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The Islandman

The Hidden Life of Tomás O’Crohan

Series:

Irene Lucchitti

This book concerns Tomás O’Crohan of the Blasket Islands and offers a radical reinterpretation of this iconic Irish figure and his place in Gaelic literature. It examines the politics of Irish culture that turned O’Crohan into «The Islandman» and harnessed his texts to the national political project, presenting him as an instinctual, natural hero and a naïve, almost unwilling writer, and his texts as artefacts of unselfconscious, unmediated linguistic and ethnographic authenticity. The author demonstrates that such misleading claims, never properly scrutinised before this study, have been to the detriment of the author’s literary reputation and that they have obscured the deeply personal and highly idiosyncratic purpose and nature of his writing.
At the core of the book is a recognition that what O’Crohan wrote was not primarily a history, nor an ethnography, but an autobiography. The book demonstrates that the conventional reading of the texts, which privileges O’Crohan’s fisherman identity, has hidden from view the writer protagonist inscribed in the texts, subordinating his identity as a writer to his identity as a peasant. The author shows O’Crohan to have been a literary pioneer who negotiated the journey from oral tradition into literature as well as a modern, self-aware man of letters engaging deliberately and artistically with questions of mortality.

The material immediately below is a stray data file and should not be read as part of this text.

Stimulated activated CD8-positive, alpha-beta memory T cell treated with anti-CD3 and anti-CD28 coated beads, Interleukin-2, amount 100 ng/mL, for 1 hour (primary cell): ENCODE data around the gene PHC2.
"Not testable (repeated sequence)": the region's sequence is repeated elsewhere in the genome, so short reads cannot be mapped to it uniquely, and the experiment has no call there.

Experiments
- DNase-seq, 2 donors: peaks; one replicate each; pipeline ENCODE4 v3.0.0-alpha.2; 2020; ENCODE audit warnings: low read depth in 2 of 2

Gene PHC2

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and Tomás, 69, 115, 152, 161 autobiography autobiography theory, 16, 187, 193 and coaxing, 22, 119, 190 as a denigrated literary form, 186 and dialogue, 21–2 Gaelic, as sociological documents, 33–4 and impact of editorial activity, 190 in Island oral tradition practice, 69 and material facts, 188 and meaning, 189 meta-autobiography, 200 and mortality, 202 as soliloquy, 184, 188; see also voice truth and truthfulness in, 188–9 see also authenticity and voice Bakhtin, Mikhail dialogism, 18, 19, 157, 162, 176, 185 ideological environment, 17, 53 monologism, 11, 20, 21, 162, 163, 180, 183 polyphony, 20, 21, 162, 163, 165, 166, 173, 180, 181 Barthes, Roland, 148 Bassnett, Susan, 144, 146, 148–9 Bell, H. I., 131, 139, 142 Best, Richard, 48, 49, 141 Bhabha, Homi, 149 Binchy, Daniel, 13, 32–3, 34, 141 Biuso, Thomas, 13, 27, 33, 52 Blasket Island Reflections, 143–4 Blasket Islands (also Great Blasket), Blasket autobiographies, 33, 34 as emblem of nation, 109 influence of Dublin, 61, 111 Acallam na Senórach (Tales of the Elders of Ireland ), 72–3, 74–5, 76, 157, 189 Allagar na hInise see Island Cross-Talk Anderson, Benedict, Imagined Communities, 97, 111 Aran Islands, 40, 41, 45, 67, 69, 89, 94, 95, 107–8 Aran Islands, The, 122–3 authenticity and An Seabhac, 27 authorial, 198 and autobiography, 21, 69, 105, 187, 188, 189, 190, 191, 193 attributed to Blasket writing, 13, 14–15, 16, 34, 51, 185 challenge to myth of, 124 and coaxing, 119...

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